rotting on their vines. Unpicked. Sad.
I come home most afternoons now and instead of tending the veggies, I veg inside. It doesn't help that it's been unbearably hot the past couple weeks. It seems I've lost the magic I once had for enticing my sons to venture out with me--instead of tromping out to garden, we are more likely to lay around inside reading, watching TV, or just doing nothing. By the time I might be somewhat inclined to go and take a look at my garden, or open the laptop to write on the blog, it's time for homework, supper, and bedtime rituals, That fleeting moment of motivation, lost for another day. Usually about the time I'm brushing my teeth, after everyone else has been settled and tucked in, I have a moment of panic--'another whole day, gone! I will have to get up and do the whole working routine again in the morning, and nothing is done!' I've always worked, HARD. But this is different, this leaving-the-house thing. Leaving my gardens alone all day. I adore the challenges of my new job (I still get to be with kids and my heart is just as full as ever), and I know I'm on the path I need to be on. But my absence from home each day is showing.
|Pests, having a heyday, completely un-dealt with.|
They are loving my inattention to the garden!
In time maybe I will adjust to a new way of life--this working life--and I will find the motivation I need to keep up with it all. It's been three and a half weeks into the job and I am just now starting to feel like I have a little something left each evening. Well, not always. But sometimes. In the meantime, my garden has wilted under the complete neglect. The biggest problem? Veggies that need harvested and instead go unpicked, and then go past the point of edibility. That is where I feel the most shame.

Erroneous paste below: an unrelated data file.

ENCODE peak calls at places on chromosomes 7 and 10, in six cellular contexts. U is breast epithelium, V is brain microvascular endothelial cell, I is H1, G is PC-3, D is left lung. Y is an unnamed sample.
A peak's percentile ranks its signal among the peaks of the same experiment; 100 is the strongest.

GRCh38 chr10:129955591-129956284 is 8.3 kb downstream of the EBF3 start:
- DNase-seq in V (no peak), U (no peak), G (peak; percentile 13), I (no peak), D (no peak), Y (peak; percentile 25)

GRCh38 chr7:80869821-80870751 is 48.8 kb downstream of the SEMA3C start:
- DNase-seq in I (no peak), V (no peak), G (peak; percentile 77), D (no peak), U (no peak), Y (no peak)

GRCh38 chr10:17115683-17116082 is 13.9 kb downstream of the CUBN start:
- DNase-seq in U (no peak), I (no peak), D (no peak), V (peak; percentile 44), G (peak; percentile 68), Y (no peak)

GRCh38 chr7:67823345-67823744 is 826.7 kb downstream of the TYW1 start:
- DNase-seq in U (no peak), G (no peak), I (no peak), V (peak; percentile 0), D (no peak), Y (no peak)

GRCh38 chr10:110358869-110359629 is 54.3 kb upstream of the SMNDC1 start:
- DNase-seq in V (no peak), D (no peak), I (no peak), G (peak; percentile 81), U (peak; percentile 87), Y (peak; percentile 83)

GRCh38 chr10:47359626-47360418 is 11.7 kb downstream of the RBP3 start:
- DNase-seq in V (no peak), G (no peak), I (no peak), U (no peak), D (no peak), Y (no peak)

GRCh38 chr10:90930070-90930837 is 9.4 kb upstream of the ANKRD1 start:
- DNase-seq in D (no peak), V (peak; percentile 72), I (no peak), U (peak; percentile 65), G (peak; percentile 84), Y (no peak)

The green beans just keep coming, ready to grow and be picked continually, not noticing my disappearance. There are a few harvests yet to come; the carrots, sweet potatoes, tomatillos. They whisper silent promises; "We are still here. Tend to us, there is still time!" There is also the exciting prospect of the cold-weather crops and the hoop houses I planned for last spring.
|This bed still looks lush. A happy bee nestles in a marigold.|
Peppers and sweet potatoes grow happily without me.
I remember when people who worked outside the home told me they simply didn't have time to garden, and I never fully believed them. I thought maybe it just wasn't important enough for them to prioritize their time. However, now that I'm gone most of the day, and now that the hours I am home, I need to tend to all the normal family-and-kids-stuff, time is severely lacking. If I can figure out a way to prioritize the garden, especially during the weekends (which seem to be just as busy as weekdays), then I may be able to figure out the trick.
There IS a way to grow food while working outside of the home. I know there is a way, because many people are doing just that. I vow to figure it out; I am up for the challenge. Garden, hold on! I have not forgotten you.